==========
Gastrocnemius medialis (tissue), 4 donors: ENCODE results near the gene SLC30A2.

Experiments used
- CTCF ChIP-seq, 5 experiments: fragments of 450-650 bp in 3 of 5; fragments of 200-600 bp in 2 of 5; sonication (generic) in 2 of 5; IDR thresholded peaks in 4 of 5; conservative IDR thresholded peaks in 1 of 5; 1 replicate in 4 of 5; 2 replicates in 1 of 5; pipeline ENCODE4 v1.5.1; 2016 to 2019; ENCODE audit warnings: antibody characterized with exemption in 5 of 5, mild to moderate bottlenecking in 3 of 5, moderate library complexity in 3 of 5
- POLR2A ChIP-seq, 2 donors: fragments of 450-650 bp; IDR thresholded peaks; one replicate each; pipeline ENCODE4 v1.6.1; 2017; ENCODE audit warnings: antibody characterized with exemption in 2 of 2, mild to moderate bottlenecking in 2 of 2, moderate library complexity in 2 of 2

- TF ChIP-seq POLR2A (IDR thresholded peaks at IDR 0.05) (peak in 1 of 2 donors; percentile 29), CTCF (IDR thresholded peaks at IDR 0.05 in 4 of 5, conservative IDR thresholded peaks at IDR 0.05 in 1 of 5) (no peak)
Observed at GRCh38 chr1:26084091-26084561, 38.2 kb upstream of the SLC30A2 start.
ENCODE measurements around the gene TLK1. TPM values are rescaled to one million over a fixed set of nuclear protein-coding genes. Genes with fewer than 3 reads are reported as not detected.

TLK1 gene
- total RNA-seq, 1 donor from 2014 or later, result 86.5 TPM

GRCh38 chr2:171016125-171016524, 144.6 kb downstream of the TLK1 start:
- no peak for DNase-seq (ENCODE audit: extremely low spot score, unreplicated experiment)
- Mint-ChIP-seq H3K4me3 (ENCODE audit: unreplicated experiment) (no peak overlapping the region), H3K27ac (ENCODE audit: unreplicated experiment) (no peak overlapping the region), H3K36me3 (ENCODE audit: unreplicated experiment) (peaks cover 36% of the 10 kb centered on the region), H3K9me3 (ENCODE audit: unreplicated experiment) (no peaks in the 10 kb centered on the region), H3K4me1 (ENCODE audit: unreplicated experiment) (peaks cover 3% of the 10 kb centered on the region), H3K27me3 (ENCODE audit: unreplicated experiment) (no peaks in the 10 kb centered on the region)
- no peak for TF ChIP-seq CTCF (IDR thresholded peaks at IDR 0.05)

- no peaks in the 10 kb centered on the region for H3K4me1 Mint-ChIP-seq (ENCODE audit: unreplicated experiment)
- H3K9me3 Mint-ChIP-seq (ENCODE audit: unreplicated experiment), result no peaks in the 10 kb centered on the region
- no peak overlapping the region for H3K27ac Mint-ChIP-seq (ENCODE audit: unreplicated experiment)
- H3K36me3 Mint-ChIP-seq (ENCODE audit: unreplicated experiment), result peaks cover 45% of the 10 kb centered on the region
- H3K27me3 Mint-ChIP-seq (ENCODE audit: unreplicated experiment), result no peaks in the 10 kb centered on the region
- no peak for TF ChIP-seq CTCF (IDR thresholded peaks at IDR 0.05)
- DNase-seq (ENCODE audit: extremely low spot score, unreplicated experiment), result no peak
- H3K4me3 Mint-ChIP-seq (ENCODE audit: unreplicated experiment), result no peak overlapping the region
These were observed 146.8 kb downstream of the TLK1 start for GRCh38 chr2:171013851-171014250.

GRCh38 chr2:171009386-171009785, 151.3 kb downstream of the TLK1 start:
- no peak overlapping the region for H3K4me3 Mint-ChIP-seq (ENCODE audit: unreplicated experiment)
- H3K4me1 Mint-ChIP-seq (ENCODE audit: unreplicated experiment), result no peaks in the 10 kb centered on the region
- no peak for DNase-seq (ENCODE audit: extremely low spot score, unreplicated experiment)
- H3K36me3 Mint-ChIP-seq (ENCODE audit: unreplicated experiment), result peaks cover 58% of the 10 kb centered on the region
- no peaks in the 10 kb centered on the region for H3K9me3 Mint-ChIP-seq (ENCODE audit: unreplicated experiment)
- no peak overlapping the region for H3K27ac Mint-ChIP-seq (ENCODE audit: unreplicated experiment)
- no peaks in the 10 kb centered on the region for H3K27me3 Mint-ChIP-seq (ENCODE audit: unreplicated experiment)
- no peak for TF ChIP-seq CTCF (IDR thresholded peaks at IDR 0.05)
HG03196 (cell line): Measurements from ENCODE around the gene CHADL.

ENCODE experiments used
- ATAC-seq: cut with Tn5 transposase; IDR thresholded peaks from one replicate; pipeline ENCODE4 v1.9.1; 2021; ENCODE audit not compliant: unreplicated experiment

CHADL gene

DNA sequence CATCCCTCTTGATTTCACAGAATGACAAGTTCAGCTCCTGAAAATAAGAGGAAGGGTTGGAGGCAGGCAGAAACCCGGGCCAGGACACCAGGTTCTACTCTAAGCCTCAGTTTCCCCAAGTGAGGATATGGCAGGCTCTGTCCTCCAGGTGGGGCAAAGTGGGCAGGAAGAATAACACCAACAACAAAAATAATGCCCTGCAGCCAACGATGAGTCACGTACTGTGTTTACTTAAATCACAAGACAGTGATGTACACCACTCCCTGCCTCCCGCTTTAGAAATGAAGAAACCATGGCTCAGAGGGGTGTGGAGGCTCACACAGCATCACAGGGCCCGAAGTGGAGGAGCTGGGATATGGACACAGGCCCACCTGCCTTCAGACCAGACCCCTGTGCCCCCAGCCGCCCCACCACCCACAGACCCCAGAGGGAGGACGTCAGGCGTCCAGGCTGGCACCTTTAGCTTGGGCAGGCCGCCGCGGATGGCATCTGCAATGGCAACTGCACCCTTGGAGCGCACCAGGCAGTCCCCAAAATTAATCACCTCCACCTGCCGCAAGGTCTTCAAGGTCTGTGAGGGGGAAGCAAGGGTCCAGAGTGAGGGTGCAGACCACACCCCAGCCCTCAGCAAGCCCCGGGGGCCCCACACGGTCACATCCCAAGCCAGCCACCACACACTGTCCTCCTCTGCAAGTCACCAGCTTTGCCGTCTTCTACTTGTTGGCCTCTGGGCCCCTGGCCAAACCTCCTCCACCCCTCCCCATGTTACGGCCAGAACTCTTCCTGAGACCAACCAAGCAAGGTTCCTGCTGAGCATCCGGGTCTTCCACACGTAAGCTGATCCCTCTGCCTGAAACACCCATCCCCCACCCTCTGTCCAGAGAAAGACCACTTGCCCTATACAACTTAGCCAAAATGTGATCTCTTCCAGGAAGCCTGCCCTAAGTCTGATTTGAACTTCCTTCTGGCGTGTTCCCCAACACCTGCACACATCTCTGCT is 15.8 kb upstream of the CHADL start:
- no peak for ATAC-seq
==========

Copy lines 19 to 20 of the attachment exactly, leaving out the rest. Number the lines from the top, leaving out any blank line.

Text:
- no peak for TF ChIP-seq CTCF (IDR thresholded peaks at IDR 0.05)
- DNase-seq (ENCODE audit: extremely low spot score, unreplicated experiment), result no peak